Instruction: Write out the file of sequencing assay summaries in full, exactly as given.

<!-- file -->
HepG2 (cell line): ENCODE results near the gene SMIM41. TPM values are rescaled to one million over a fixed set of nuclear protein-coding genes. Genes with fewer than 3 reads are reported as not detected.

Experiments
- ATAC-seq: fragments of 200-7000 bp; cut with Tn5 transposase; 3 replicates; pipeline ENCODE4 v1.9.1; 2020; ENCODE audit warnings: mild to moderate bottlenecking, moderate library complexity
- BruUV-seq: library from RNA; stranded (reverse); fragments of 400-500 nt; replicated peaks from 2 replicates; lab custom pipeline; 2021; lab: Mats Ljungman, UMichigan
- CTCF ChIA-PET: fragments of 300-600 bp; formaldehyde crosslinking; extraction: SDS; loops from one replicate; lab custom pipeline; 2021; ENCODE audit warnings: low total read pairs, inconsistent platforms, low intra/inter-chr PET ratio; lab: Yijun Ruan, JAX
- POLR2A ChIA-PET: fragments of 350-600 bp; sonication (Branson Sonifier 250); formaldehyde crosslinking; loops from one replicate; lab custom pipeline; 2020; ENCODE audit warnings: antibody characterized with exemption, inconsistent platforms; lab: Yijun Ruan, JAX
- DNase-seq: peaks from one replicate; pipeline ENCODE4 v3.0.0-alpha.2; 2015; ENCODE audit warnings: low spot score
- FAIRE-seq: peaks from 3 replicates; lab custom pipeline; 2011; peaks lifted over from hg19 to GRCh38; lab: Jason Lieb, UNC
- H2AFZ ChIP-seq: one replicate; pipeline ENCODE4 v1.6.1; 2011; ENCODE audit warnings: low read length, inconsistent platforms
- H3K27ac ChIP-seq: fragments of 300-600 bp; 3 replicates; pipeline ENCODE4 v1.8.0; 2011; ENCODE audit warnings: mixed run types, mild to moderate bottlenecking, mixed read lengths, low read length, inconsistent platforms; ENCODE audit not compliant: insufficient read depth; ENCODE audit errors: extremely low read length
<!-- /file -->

HepG2 (cell line): ENCODE results near the gene SMIM41. TPM values are rescaled to one million over a fixed set of nuclear protein-coding genes. Genes with fewer than 3 reads are reported as not detected.

Experiments
- ATAC-seq: fragments of 200-7000 bp; cut with Tn5 transposase; 3 replicates; pipeline ENCODE4 v1.9.1; 2020; ENCODE audit warnings: mild to moderate bottlenecking, moderate library complexity
- BruUV-seq: library from RNA; stranded (reverse); fragments of 400-500 nt; replicated peaks from 2 replicates; lab custom pipeline; 2021; lab: Mats Ljungman, UMichigan
- CTCF ChIA-PET: fragments of 300-600 bp; formaldehyde crosslinking; extraction: SDS; loops from one replicate; lab custom pipeline; 2021; ENCODE audit warnings: low total read pairs, inconsistent platforms, low intra/inter-chr PET ratio; lab: Yijun Ruan, JAX
- POLR2A ChIA-PET: fragments of 350-600 bp; sonication (Branson Sonifier 250); formaldehyde crosslinking; loops from one replicate; lab custom pipeline; 2020; ENCODE audit warnings: antibody characterized with exemption, inconsistent platforms; lab: Yijun Ruan, JAX
- DNase-seq: peaks from one replicate; pipeline ENCODE4 v3.0.0-alpha.2; 2015; ENCODE audit warnings: low spot score
- FAIRE-seq: peaks from 3 replicates; lab custom pipeline; 2011; peaks lifted over from hg19 to GRCh38; lab: Jason Lieb, UNC
- H2AFZ ChIP-seq: one replicate; pipeline ENCODE4 v1.6.1; 2011; ENCODE audit warnings: low read length, inconsistent platforms
- H3K27ac ChIP-seq: fragments of 300-600 bp; 3 replicates; pipeline ENCODE4 v1.8.0; 2011; ENCODE audit warnings: mixed run types, mild to moderate bottlenecking, mixed read lengths, low read length, inconsistent platforms; ENCODE audit not compliant: insufficient read depth; ENCODE audit errors: extremely low read length